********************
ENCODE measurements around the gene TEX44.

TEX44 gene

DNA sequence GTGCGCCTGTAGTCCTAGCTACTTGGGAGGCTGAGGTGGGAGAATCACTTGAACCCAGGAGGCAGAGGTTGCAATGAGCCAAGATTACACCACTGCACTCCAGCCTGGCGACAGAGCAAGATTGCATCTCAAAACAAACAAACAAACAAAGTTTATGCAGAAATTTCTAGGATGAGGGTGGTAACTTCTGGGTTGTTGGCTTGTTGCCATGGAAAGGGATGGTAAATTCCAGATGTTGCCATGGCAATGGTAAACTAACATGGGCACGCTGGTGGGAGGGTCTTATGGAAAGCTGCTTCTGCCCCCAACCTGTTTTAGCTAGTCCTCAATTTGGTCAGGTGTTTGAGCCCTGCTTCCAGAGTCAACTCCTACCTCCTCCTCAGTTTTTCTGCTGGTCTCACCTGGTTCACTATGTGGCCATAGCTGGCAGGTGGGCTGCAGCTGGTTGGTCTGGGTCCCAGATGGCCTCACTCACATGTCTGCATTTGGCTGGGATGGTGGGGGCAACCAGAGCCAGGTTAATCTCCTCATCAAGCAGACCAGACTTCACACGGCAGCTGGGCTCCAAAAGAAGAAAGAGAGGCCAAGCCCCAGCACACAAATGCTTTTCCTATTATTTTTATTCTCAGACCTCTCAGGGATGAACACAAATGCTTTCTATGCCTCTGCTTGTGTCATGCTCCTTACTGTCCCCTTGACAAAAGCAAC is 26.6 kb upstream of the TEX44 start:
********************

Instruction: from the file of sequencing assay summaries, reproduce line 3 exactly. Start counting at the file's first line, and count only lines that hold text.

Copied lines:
DNA sequence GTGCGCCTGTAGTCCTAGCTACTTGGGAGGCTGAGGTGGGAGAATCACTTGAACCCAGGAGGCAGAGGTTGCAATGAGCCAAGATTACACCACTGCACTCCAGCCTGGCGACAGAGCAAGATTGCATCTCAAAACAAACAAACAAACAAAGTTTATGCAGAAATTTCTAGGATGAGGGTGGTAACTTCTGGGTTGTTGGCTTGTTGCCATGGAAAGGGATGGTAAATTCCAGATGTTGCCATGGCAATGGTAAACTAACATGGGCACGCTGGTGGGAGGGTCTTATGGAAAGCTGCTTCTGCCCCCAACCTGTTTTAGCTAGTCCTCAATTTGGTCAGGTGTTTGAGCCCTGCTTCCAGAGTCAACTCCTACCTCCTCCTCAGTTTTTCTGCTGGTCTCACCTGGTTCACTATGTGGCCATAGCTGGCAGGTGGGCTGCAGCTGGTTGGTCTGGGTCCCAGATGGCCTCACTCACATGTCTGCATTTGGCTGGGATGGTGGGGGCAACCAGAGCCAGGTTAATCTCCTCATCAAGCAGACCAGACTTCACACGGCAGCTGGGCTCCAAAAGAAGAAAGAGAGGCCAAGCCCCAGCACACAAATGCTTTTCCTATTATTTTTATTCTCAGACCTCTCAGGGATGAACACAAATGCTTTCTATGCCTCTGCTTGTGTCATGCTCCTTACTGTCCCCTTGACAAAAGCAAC is 26.6 kb upstream of the TEX44 start: